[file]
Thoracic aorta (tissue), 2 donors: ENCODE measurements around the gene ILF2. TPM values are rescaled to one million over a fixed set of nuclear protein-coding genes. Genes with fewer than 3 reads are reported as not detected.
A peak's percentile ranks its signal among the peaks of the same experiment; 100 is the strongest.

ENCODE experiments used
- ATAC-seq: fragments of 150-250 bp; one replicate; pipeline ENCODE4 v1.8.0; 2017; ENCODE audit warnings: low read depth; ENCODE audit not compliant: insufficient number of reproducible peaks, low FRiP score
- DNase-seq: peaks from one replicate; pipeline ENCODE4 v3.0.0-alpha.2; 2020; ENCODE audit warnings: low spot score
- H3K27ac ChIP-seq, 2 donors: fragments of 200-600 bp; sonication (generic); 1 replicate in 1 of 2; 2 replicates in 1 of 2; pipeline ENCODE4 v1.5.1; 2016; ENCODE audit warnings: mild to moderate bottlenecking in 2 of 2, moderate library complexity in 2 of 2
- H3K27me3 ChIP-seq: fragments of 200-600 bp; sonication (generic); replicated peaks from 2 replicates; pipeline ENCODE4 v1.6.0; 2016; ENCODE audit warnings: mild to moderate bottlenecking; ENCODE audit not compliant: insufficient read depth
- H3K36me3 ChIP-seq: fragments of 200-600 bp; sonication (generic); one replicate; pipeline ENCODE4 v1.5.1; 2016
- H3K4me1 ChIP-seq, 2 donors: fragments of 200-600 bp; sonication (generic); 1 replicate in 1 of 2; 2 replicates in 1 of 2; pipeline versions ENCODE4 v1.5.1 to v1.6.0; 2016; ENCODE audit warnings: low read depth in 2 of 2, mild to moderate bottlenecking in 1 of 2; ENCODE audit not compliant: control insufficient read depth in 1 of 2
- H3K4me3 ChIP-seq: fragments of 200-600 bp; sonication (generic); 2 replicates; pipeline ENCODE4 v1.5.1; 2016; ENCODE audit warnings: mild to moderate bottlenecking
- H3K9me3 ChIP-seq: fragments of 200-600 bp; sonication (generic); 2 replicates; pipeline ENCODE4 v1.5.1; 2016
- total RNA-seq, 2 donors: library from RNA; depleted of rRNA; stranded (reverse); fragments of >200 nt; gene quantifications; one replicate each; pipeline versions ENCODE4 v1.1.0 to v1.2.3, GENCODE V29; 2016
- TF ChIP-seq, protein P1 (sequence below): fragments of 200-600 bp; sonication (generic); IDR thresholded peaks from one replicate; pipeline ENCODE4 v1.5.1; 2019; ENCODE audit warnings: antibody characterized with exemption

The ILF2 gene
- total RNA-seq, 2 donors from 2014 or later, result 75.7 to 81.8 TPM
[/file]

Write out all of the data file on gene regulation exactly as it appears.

Thoracic aorta (tissue), 2 donors: ENCODE measurements around the gene ILF2. TPM values are rescaled to one million over a fixed set of nuclear protein-coding genes. Genes with fewer than 3 reads are reported as not detected.
A peak's percentile ranks its signal among the peaks of the same experiment; 100 is the strongest.

ENCODE experiments used
- ATAC-seq: fragments of 150-250 bp; one replicate; pipeline ENCODE4 v1.8.0; 2017; ENCODE audit warnings: low read depth; ENCODE audit not compliant: insufficient number of reproducible peaks, low FRiP score
- DNase-seq: peaks from one replicate; pipeline ENCODE4 v3.0.0-alpha.2; 2020; ENCODE audit warnings: low spot score
- H3K27ac ChIP-seq, 2 donors: fragments of 200-600 bp; sonication (generic); 1 replicate in 1 of 2; 2 replicates in 1 of 2; pipeline ENCODE4 v1.5.1; 2016; ENCODE audit warnings: mild to moderate bottlenecking in 2 of 2, moderate library complexity in 2 of 2
- H3K27me3 ChIP-seq: fragments of 200-600 bp; sonication (generic); replicated peaks from 2 replicates; pipeline ENCODE4 v1.6.0; 2016; ENCODE audit warnings: mild to moderate bottlenecking; ENCODE audit not compliant: insufficient read depth
- H3K36me3 ChIP-seq: fragments of 200-600 bp; sonication (generic); one replicate; pipeline ENCODE4 v1.5.1; 2016
- H3K4me1 ChIP-seq, 2 donors: fragments of 200-600 bp; sonication (generic); 1 replicate in 1 of 2; 2 replicates in 1 of 2; pipeline versions ENCODE4 v1.5.1 to v1.6.0; 2016; ENCODE audit warnings: low read depth in 2 of 2, mild to moderate bottlenecking in 1 of 2; ENCODE audit not compliant: control insufficient read depth in 1 of 2
- H3K4me3 ChIP-seq: fragments of 200-600 bp; sonication (generic); 2 replicates; pipeline ENCODE4 v1.5.1; 2016; ENCODE audit warnings: mild to moderate bottlenecking
- H3K9me3 ChIP-seq: fragments of 200-600 bp; sonication (generic); 2 replicates; pipeline ENCODE4 v1.5.1; 2016
- total RNA-seq, 2 donors: library from RNA; depleted of rRNA; stranded (reverse); fragments of >200 nt; gene quantifications; one replicate each; pipeline versions ENCODE4 v1.1.0 to v1.2.3, GENCODE V29; 2016
- TF ChIP-seq, protein P1 (sequence below): fragments of 200-600 bp; sonication (generic); IDR thresholded peaks from one replicate; pipeline ENCODE4 v1.5.1; 2019; ENCODE audit warnings: antibody characterized with exemption

The ILF2 gene
- total RNA-seq, 2 donors from 2014 or later, result 75.7 to 81.8 TPM